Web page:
This article came out after I posted last week’s articles about Hillbilly Elegy.
Kendra Winchester, from Appalachia, has compiled this list of works to counterbalance “the stereotypes of J.D. Vance’s version of Appalachia . . . [that] the entire region is made up of poor rural white people consumed with violence who have no one to blame but themselves for their life circumstances.”
This year, Oxford Languages, the publisher of the Oxford English Dictionary, has forgone the selection of a single word in favor of highlighting the coronavirus pandemic’s swift and sudden linguistic impact on English.
In other linguistic news, “A plea from Dr. Anthony Fauci for people to ‘wear a mask’ to slow the spread of the coronavirus tops a Yale Law School librarian’s list of the most notable quotes of 2020.”
This topic has come up periodically since the recent upheaval about racism in law enforcement. The article reports:
some cop TV shows including CBS’ “S.W.A.T.” and NBC’s “Law & Order: SVU” and “Chicago PD” are returning for their new seasons . . . And many plan to dive head-first into the new environment surrounding law enforcement.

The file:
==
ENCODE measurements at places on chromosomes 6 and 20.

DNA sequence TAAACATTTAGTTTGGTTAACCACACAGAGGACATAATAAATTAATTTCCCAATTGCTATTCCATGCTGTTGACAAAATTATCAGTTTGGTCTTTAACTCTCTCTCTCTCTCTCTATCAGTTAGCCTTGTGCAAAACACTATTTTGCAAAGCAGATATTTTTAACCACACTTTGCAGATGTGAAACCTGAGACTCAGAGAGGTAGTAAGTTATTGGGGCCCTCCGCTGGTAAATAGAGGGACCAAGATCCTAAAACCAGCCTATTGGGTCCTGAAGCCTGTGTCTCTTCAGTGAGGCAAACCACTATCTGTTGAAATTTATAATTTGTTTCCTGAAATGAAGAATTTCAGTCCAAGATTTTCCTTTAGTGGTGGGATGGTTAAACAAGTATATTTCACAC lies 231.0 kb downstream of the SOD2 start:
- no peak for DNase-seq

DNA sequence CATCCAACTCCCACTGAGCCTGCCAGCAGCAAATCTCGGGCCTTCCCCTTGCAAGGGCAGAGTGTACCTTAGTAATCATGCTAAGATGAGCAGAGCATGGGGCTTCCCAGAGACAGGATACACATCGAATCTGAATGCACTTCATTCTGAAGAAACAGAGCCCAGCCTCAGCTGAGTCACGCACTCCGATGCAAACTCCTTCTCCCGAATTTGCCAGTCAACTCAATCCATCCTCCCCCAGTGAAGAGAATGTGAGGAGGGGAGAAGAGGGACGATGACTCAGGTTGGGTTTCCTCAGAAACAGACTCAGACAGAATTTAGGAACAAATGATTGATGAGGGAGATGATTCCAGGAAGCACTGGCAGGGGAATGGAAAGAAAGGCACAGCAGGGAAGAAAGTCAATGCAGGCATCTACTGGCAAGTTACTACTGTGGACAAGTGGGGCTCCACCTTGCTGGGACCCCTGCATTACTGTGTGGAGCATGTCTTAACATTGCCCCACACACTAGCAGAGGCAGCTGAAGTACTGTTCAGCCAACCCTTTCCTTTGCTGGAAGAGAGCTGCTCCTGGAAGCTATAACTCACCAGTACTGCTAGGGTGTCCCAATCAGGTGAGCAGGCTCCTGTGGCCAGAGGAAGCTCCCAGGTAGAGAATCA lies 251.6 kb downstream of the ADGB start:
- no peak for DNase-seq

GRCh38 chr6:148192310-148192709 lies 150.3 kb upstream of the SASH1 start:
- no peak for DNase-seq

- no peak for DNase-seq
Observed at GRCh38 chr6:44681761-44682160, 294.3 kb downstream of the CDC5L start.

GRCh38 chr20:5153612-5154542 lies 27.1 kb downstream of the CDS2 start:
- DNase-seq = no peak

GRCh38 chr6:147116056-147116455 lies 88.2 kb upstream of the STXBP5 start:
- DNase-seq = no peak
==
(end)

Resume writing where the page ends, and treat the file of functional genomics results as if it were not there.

Another issue that gets talked about a lot is the lack of diversity in publishing. Here’s a look at the latest merger, the acquisition of Simon & Shuster, the third largest publisher in the U.S., by Bertelsmann, the parent company of Penguin Random House.
Epigraphs are those short quotations at the beginning of books or, sometimes, at the beginning of each chapter or section in a book. I admit that I usually don’t pay as much attention to them as I should. I always intend to go back at the end and ponder their significance, but often I don’t remember to do it.
Here’s a list compiled by Ashley Holstrom of the best epigraphs of books published in 2020.
And here’s something that I found after I had published Books You Can Read in One Day.
All the books on this list are recent publications, so you might find some new recommendations here that aren’t on the other lists.
© 2020 by Mary Daniels Brown